Stone Shire Review - Screenshot 1 of 2

In the absence of Minecraft on Nintendo platforms, many developers have opted to try to recapture the legendary game's magical gameplay in their own knockoff attempts. These have, by and large, fallen short of the high standard that's been set and failed to present any meaningful contributions to the popular formula. Stone Shire is a perfect example of this, presenting an extremely barebones, unimpressive sandbox-style experience. While it's not entirely irredeemable, a plethora of technical or gameplay shortcomings drag down the whole experience.

Upon booting up and opening a new save, there are three biomes that can be used for building the randomly-generated world: Grassland, Tundra, and Desert. While these do present decently diverse environments, there isn't really any difference between the three aside from the cosmetic and thematic changes. After a considerable amount of time is taken loading the world, you're immediately faced with arguably the biggest of Stone Shire's many flaws: the draw distance. It's unfortunately not an exaggeration to say that the considerable presence of gray fog brings to mind early N64 games - and not in a good way, either. Taking into account that part of the appeal of this type of game is to evoke a feeling of adventure by standing atop a hill and looking out across a vast and unexplored expanse, it's rather deflating that all that's visible here is ugly fog and a sparse collection of trees or hills within the short field of vision.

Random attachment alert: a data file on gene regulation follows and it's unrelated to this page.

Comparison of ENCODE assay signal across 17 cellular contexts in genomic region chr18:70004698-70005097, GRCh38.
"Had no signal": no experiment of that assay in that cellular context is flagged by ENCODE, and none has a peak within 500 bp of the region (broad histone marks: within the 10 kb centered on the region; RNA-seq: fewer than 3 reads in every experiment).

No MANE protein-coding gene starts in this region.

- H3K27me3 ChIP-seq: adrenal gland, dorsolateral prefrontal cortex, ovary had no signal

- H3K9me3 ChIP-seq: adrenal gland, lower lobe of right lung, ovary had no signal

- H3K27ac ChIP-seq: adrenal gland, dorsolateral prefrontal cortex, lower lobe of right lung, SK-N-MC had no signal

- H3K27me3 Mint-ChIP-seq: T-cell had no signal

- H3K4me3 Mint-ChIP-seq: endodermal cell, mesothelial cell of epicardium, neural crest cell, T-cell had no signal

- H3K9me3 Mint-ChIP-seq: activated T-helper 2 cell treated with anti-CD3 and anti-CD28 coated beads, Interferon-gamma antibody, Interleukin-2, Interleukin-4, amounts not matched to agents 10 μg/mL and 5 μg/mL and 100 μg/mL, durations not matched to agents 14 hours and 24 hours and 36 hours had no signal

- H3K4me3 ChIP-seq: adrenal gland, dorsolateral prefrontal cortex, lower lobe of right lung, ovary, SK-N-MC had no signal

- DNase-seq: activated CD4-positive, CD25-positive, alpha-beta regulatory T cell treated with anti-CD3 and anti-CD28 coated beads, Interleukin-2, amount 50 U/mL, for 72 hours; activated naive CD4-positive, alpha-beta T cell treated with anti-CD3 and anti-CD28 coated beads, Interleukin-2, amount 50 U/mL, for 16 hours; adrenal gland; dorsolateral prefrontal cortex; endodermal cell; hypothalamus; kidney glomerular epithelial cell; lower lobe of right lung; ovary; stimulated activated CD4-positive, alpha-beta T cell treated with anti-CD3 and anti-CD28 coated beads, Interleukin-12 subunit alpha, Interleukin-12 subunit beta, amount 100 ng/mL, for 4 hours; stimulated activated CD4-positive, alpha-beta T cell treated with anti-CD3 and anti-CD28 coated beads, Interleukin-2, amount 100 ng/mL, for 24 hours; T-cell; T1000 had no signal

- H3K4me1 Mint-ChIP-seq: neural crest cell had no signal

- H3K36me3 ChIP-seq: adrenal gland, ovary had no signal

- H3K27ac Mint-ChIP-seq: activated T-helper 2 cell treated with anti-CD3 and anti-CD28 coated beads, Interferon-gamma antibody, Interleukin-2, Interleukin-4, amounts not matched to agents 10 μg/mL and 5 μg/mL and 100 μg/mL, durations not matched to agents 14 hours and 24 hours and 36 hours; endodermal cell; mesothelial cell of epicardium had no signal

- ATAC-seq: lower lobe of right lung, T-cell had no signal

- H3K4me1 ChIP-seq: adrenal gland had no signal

Stone Shire Review - Screenshot 2 of 2

It's not like the fog is obscuring a considerable expanse, either; the whole map can be traversed in a couple minutes. Along the way, there are no other races, animals, or enemies of any kind, making the world feel hollow and lifeless. Combining this with the fact that there's no health system, hunger system or danger of any kind, one would think that this is primarily meant to be a 'Creative' type game as opposed to 'Survival'. However, there's no option to fly or to use an infinite number of materials, making a sort of hybrid of the two game types that drops the benefits of both. There's nothing to actually struggle against to survive, and building large structures is a tedious process when supplies are constantly running out.

Gameplay has glimpses of potential, but ultimately follows the presentation in delivering a half-baked product. The idea of allowing the player to dual-wield is novel, but there's not a ton to actually wield. Pickaxes and blocks of mined materials are the only things that can be crafted, making the crafting system seem like an afterthought. There are no weapons or armour sets to make as there's nothing to fight, and tools such as axes and shovels are mysteriously absent. On top of this, the pickaxes have an infinite number of uses, meaning that only one of each ore tier needs to be made.


The absence of features such as an acceptable draw distance, NPCs, a useful crafting system - and much more besides - makes Stone Shire feel like a rushed and unfinished demo of a better game. While the developers have made big promises for what'll be added in future updates, the game that's live on the eShop today is a proof-of-concept at best. Some may have fun chopping down trees with pickaxes and throwing together structures with the limited number of blocks, but this is really a title that can only be recommended to the most blindly devoted fans of this genre.